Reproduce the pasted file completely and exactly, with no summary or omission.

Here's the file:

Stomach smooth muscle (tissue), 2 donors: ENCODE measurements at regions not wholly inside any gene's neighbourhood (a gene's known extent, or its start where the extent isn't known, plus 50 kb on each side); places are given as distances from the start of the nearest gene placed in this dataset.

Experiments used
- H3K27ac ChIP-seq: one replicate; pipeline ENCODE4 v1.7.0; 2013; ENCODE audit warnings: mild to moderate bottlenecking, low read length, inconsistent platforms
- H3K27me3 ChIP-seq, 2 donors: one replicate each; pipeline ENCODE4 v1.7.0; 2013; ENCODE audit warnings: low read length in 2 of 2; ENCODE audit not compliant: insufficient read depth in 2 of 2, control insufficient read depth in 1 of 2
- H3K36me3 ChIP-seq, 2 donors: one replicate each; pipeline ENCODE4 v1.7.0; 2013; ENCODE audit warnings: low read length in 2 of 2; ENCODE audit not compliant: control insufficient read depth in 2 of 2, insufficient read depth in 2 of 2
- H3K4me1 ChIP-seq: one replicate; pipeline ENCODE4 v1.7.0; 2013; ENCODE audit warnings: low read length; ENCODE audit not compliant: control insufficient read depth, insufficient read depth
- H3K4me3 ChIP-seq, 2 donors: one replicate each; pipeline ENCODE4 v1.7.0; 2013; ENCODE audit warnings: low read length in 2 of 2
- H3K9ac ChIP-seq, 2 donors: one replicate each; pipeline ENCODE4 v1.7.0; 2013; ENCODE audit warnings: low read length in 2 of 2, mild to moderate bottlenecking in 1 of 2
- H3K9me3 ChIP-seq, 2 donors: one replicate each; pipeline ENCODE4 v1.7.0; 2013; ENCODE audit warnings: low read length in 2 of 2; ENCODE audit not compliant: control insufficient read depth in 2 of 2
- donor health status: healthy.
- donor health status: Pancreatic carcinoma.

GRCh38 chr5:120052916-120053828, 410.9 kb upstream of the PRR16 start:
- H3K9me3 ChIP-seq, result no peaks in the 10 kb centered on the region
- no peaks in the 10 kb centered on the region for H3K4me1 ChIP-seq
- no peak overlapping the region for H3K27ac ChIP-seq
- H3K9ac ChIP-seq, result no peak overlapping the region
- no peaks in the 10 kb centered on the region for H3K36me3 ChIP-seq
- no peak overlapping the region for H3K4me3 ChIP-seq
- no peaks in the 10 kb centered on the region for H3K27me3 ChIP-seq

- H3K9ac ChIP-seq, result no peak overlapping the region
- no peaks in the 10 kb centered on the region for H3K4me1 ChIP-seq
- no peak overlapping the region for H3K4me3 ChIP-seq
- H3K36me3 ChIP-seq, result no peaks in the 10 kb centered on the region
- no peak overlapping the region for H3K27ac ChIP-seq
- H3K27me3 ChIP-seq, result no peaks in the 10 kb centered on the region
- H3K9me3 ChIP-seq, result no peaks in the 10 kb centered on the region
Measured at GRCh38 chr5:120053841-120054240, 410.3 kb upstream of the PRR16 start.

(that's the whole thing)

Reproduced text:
Stomach smooth muscle (tissue), 2 donors: ENCODE measurements at regions not wholly inside any gene's neighbourhood (a gene's known extent, or its start where the extent isn't known, plus 50 kb on each side); places are given as distances from the start of the nearest gene placed in this dataset.

Experiments used
- H3K27ac ChIP-seq: one replicate; pipeline ENCODE4 v1.7.0; 2013; ENCODE audit warnings: mild to moderate bottlenecking, low read length, inconsistent platforms
- H3K27me3 ChIP-seq, 2 donors: one replicate each; pipeline ENCODE4 v1.7.0; 2013; ENCODE audit warnings: low read length in 2 of 2; ENCODE audit not compliant: insufficient read depth in 2 of 2, control insufficient read depth in 1 of 2
- H3K36me3 ChIP-seq, 2 donors: one replicate each; pipeline ENCODE4 v1.7.0; 2013; ENCODE audit warnings: low read length in 2 of 2; ENCODE audit not compliant: control insufficient read depth in 2 of 2, insufficient read depth in 2 of 2
- H3K4me1 ChIP-seq: one replicate; pipeline ENCODE4 v1.7.0; 2013; ENCODE audit warnings: low read length; ENCODE audit not compliant: control insufficient read depth, insufficient read depth
- H3K4me3 ChIP-seq, 2 donors: one replicate each; pipeline ENCODE4 v1.7.0; 2013; ENCODE audit warnings: low read length in 2 of 2
- H3K9ac ChIP-seq, 2 donors: one replicate each; pipeline ENCODE4 v1.7.0; 2013; ENCODE audit warnings: low read length in 2 of 2, mild to moderate bottlenecking in 1 of 2
- H3K9me3 ChIP-seq, 2 donors: one replicate each; pipeline ENCODE4 v1.7.0; 2013; ENCODE audit warnings: low read length in 2 of 2; ENCODE audit not compliant: control insufficient read depth in 2 of 2
- donor health status: healthy.
- donor health status: Pancreatic carcinoma.

GRCh38 chr5:120052916-120053828, 410.9 kb upstream of the PRR16 start:
- H3K9me3 ChIP-seq, result no peaks in the 10 kb centered on the region
- no peaks in the 10 kb centered on the region for H3K4me1 ChIP-seq
- no peak overlapping the region for H3K27ac ChIP-seq
- H3K9ac ChIP-seq, result no peak overlapping the region
- no peaks in the 10 kb centered on the region for H3K36me3 ChIP-seq
- no peak overlapping the region for H3K4me3 ChIP-seq
- no peaks in the 10 kb centered on the region for H3K27me3 ChIP-seq

- H3K9ac ChIP-seq, result no peak overlapping the region
- no peaks in the 10 kb centered on the region for H3K4me1 ChIP-seq
- no peak overlapping the region for H3K4me3 ChIP-seq
- H3K36me3 ChIP-seq, result no peaks in the 10 kb centered on the region
- no peak overlapping the region for H3K27ac ChIP-seq
- H3K27me3 ChIP-seq, result no peaks in the 10 kb centered on the region
- H3K9me3 ChIP-seq, result no peaks in the 10 kb centered on the region
Measured at GRCh38 chr5:120053841-120054240, 410.3 kb upstream of the PRR16 start.